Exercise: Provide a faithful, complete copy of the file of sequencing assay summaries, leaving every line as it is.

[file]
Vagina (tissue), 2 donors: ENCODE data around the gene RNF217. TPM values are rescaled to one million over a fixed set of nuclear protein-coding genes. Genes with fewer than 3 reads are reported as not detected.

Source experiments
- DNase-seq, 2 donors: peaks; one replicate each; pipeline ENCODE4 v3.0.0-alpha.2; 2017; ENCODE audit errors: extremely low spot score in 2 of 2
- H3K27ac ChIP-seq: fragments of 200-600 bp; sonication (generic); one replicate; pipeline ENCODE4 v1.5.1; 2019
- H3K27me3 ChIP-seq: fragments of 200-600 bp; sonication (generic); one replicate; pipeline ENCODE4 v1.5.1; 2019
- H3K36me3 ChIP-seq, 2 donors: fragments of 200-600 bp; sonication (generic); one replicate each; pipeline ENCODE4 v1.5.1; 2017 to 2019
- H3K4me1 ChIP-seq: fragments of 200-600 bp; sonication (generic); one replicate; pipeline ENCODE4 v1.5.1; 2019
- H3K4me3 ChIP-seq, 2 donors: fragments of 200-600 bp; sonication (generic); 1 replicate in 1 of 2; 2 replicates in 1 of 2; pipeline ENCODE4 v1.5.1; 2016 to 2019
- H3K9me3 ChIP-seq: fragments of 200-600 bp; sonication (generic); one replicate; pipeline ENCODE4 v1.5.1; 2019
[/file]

Vagina (tissue), 2 donors: ENCODE data around the gene RNF217. TPM values are rescaled to one million over a fixed set of nuclear protein-coding genes. Genes with fewer than 3 reads are reported as not detected.

Source experiments
- DNase-seq, 2 donors: peaks; one replicate each; pipeline ENCODE4 v3.0.0-alpha.2; 2017; ENCODE audit errors: extremely low spot score in 2 of 2
- H3K27ac ChIP-seq: fragments of 200-600 bp; sonication (generic); one replicate; pipeline ENCODE4 v1.5.1; 2019
- H3K27me3 ChIP-seq: fragments of 200-600 bp; sonication (generic); one replicate; pipeline ENCODE4 v1.5.1; 2019
- H3K36me3 ChIP-seq, 2 donors: fragments of 200-600 bp; sonication (generic); one replicate each; pipeline ENCODE4 v1.5.1; 2017 to 2019
- H3K4me1 ChIP-seq: fragments of 200-600 bp; sonication (generic); one replicate; pipeline ENCODE4 v1.5.1; 2019
- H3K4me3 ChIP-seq, 2 donors: fragments of 200-600 bp; sonication (generic); 1 replicate in 1 of 2; 2 replicates in 1 of 2; pipeline ENCODE4 v1.5.1; 2016 to 2019
- H3K9me3 ChIP-seq: fragments of 200-600 bp; sonication (generic); one replicate; pipeline ENCODE4 v1.5.1; 2019